Episode 3: The One Where We Cooked Our Goose

For the turkey day festivities I decided, after much internal debate, to make the journey to Karlsruhe in the west of Deutschland to join a few fellow Intermennonites (You should look into doing Intermenno, it is a great program…) for a celebration.
I first traveled to Giessen, which turned out to be a pretty decently sized city, where I hung out with Mattias, we had a jam session with guitar and djimbé which was a lot of fun. We stayed up pretty late, even when compared to my former 2AM standard, (well, I think we ended up going to bed about 3AM…) but really late compared to my new 10-11PM standard. We planned to sleep in until 11AM, but I woke up about 8AM and by 9AM I couldn’t even lay around anymore.
We walked to the Lidl across the street and got some eggs, bread and bacon. Well, it wasn’t bacon so much as two chunks of bacon looking meat. I figured we could slice them down and make them into at least something baconesque. No dice. Es geht nicht. Eventually I gave up and threw one of the whole chunks on the pan. It didn’t taste the best really, so it was a bad idea. We also made some eggs in a basket, which were quite good. Then we headed off in the direction of Karlsruhe. It was a decent road trip, complete with GPS (The GPS was at best a genius and at worst great for making circles). We had a good conversation and stopped in Wintersheim to pick up Josh and tour the Winery (home of my top secret Wine-Man Wine-cellar). The dogs at that place are evil geniuses, or at least bullies. They can punch pretty hard when they feel like it too.
Then we jumped in the van and headed to Karlsruhe. We got to our destination and found a playground but none of our peoples. I tried out the slide. It worked, and also happened to be wet. Hurrah. (Sarcasm). After we were found, we went on a shopping trip that made up in sheer determination and spontaneity what it was lacking in organization. We discussed the prospect of a proper Thanksgiving meal, traditionally a turkey. Now, they have turkeys in Germany, but they are quite small to be trusted. In Giessen, Mattias and I thought it would be cool to make a duck for the occasion. In the end we decided on a Goose, which is mentioned in Sherlock Holmes as being a traditional Christmasy type dish. It turned out to be a good meal, though it was off to a slow start when we got up at 9 to start cooking it, which really involved looking on the internet for a recipe for a good hour before finally deciding on the first one we found. Also included in the meal were mashed potatoes, corn and sweet potatoes. It was a good meal and great times. Then John, Josh, Mattias and I woke up at 6AM and crammed into a van for the beginning of my long journey home.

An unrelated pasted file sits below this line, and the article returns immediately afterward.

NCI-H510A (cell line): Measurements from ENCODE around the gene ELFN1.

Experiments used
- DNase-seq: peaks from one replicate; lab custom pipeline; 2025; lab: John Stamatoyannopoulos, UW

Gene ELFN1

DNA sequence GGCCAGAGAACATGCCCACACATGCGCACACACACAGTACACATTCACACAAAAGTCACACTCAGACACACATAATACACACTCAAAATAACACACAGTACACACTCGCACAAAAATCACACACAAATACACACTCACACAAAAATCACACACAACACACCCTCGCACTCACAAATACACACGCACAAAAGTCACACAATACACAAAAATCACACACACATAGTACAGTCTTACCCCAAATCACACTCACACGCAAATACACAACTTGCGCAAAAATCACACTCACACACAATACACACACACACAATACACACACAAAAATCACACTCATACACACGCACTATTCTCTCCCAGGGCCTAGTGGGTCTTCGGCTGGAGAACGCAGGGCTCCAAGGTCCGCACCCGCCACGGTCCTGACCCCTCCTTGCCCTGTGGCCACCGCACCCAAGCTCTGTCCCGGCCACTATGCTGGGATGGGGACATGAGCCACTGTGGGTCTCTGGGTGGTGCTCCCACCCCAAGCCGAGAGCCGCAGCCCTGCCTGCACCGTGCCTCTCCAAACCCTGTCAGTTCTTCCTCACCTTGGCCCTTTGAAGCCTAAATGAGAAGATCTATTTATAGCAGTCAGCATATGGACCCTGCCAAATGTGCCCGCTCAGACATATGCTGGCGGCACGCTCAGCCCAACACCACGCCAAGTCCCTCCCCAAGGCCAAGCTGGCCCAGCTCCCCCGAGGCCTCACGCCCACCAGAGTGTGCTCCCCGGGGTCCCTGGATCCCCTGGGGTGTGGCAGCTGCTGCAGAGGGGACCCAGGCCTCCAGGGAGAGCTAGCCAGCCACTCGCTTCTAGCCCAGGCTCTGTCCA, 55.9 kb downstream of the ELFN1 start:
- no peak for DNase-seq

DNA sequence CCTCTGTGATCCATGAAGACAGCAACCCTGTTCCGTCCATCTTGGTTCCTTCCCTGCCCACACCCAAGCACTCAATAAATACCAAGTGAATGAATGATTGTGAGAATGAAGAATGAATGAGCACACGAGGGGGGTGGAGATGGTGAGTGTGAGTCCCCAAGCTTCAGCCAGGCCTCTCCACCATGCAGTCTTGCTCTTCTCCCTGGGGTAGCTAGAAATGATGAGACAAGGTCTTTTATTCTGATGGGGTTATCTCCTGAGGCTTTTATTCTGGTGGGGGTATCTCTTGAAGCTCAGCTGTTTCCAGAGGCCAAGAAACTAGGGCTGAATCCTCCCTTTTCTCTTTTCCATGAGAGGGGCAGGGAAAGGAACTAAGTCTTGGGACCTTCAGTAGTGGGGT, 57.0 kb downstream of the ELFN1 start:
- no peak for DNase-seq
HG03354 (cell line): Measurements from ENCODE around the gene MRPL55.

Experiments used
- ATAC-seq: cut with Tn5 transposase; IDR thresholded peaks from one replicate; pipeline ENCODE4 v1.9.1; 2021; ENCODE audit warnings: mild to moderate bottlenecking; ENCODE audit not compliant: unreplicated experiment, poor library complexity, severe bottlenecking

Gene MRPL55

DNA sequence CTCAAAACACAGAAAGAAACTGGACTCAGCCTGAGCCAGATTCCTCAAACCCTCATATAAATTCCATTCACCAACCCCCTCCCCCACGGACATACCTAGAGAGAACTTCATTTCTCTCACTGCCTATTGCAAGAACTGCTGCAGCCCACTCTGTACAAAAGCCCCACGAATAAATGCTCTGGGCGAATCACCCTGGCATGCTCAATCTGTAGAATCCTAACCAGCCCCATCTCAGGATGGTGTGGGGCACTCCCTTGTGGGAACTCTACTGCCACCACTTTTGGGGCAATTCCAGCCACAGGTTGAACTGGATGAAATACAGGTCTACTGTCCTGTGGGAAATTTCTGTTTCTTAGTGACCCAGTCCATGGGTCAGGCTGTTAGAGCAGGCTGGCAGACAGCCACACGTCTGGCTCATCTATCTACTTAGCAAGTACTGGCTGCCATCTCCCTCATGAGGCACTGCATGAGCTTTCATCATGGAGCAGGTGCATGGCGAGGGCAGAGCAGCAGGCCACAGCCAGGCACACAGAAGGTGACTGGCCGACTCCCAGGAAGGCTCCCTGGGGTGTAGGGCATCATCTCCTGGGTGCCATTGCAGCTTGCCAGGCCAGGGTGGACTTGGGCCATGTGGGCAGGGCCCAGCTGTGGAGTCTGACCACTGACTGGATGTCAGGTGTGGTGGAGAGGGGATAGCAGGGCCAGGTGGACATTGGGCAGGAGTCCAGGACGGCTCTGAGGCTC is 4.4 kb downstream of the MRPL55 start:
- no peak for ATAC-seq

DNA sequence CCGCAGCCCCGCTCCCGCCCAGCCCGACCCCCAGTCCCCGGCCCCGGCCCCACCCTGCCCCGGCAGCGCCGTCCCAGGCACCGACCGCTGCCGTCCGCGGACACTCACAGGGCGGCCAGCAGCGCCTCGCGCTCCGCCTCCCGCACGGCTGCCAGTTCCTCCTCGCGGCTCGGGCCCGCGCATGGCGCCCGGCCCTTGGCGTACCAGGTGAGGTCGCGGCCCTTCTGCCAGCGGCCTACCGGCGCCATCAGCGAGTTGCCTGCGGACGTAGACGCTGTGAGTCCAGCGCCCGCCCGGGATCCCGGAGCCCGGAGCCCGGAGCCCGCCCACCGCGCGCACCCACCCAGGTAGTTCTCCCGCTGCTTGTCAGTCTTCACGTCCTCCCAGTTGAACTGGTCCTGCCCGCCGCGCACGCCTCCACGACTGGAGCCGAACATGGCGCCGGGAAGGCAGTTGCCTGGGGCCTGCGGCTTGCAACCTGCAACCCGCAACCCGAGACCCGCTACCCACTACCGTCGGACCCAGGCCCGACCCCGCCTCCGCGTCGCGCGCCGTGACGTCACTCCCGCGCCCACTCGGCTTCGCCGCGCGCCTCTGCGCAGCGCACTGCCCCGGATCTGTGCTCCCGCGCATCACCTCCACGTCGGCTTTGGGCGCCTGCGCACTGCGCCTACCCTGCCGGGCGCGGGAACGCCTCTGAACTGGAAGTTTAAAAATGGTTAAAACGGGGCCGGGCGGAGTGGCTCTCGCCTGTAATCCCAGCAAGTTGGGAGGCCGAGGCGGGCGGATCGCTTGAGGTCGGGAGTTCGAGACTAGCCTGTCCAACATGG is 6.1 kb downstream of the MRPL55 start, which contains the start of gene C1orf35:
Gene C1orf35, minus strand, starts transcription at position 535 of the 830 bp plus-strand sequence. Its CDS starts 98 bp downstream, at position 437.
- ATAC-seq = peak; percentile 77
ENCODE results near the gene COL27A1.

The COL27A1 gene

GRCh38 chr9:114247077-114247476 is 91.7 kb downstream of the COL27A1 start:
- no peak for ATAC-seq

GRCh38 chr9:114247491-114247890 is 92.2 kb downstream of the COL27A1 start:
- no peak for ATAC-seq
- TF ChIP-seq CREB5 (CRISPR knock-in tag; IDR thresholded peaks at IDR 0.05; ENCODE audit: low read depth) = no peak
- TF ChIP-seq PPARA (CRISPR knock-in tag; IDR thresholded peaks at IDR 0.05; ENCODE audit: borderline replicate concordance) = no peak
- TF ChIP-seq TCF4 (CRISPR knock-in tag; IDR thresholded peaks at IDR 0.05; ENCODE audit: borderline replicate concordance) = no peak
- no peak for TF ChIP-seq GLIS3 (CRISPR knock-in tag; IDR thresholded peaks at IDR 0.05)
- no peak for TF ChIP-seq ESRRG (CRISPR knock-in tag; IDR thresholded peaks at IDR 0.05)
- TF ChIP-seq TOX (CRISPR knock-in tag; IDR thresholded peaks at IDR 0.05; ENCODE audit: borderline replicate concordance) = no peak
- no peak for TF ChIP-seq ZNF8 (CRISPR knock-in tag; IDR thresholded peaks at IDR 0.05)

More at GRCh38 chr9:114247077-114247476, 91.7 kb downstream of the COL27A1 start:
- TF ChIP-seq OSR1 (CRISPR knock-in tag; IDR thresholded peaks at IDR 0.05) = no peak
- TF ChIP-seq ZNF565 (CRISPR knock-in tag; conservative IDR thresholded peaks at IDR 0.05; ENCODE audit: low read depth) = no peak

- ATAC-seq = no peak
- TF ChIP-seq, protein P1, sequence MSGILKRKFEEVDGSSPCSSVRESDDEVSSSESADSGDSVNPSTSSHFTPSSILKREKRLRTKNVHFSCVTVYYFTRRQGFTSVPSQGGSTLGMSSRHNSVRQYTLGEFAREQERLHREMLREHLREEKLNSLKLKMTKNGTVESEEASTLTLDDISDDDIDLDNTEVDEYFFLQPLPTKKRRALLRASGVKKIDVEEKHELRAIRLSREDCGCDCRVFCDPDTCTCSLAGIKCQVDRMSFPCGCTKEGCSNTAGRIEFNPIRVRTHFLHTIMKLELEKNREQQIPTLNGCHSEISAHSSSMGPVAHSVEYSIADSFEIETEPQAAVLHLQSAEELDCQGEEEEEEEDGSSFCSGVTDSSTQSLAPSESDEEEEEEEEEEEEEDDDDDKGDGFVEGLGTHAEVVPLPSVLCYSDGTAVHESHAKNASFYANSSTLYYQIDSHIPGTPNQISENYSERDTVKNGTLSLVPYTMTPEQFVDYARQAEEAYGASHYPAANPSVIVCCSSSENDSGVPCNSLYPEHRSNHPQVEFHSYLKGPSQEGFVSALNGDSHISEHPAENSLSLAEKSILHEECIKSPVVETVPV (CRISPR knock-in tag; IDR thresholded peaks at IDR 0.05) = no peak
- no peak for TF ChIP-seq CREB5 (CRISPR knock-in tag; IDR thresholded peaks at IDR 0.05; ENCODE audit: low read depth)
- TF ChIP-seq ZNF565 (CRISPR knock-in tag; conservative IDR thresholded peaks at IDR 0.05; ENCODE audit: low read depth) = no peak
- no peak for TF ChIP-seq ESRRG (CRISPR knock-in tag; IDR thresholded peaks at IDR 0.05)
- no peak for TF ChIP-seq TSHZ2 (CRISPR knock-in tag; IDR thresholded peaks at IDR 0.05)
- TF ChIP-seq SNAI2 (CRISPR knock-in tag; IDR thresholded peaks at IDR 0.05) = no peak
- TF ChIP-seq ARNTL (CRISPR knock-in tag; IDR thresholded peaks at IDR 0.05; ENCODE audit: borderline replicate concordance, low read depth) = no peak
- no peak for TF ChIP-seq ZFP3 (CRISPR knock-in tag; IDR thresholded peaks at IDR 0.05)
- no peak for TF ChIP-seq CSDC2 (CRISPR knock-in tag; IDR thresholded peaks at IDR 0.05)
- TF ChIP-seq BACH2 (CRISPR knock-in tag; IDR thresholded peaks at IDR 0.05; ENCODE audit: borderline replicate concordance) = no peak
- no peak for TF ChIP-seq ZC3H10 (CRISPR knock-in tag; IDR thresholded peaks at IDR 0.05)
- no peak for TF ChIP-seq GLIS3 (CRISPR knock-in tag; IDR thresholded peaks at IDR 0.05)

Episode 4: Hilfe, Die Herdmanns Kommen

Recently Gary and I were given free tickets to a play that one of our adult English students was featured in. The tickets were a gift given to us as payment for food we made for our English class to help along our lesson on “Food.” It also worked out well as a sort of Christmas/end of the year party. It turned out well. December in Germany is a busy month. We have had more than one thing to do each weekend this month, and there have only been two. Advent is an important time here, and they celebrate each Advent week. So on the night of the play, not only was the church doing something, there was also a celebration in Graefendorf, where my former host family lives. We already were committed to the church function, which was fun, but it would’ve been interesting to see the festivities. That night, however, we went to the play, and sat next to our good friends the Familie Hanneman. The play was based on the book, ‘The Best Christmas Pageant Ever,’ which I have actually read. The most amazing part of the play was that I actually understood what was going on, and most of what as being said, even though it was in German. I am starting to understand the TV and everything. Well most of the time at least. It was a good play, our student, who is also the Deputy Mayor of Nidergoersdorf (where we live), was dressed as a punk teenage kid, and it was pretty hilarious. It still takes a lot of work and concentration to understand things, but it is getting better. The most memorable part of the whole play was when one of the characters shouted out “BATMAN” and everyone started dancing to the beat of a strobe light. The kids at school like to quote that part, and then get excited when I not only have seen the play, but that I also know who Batman is.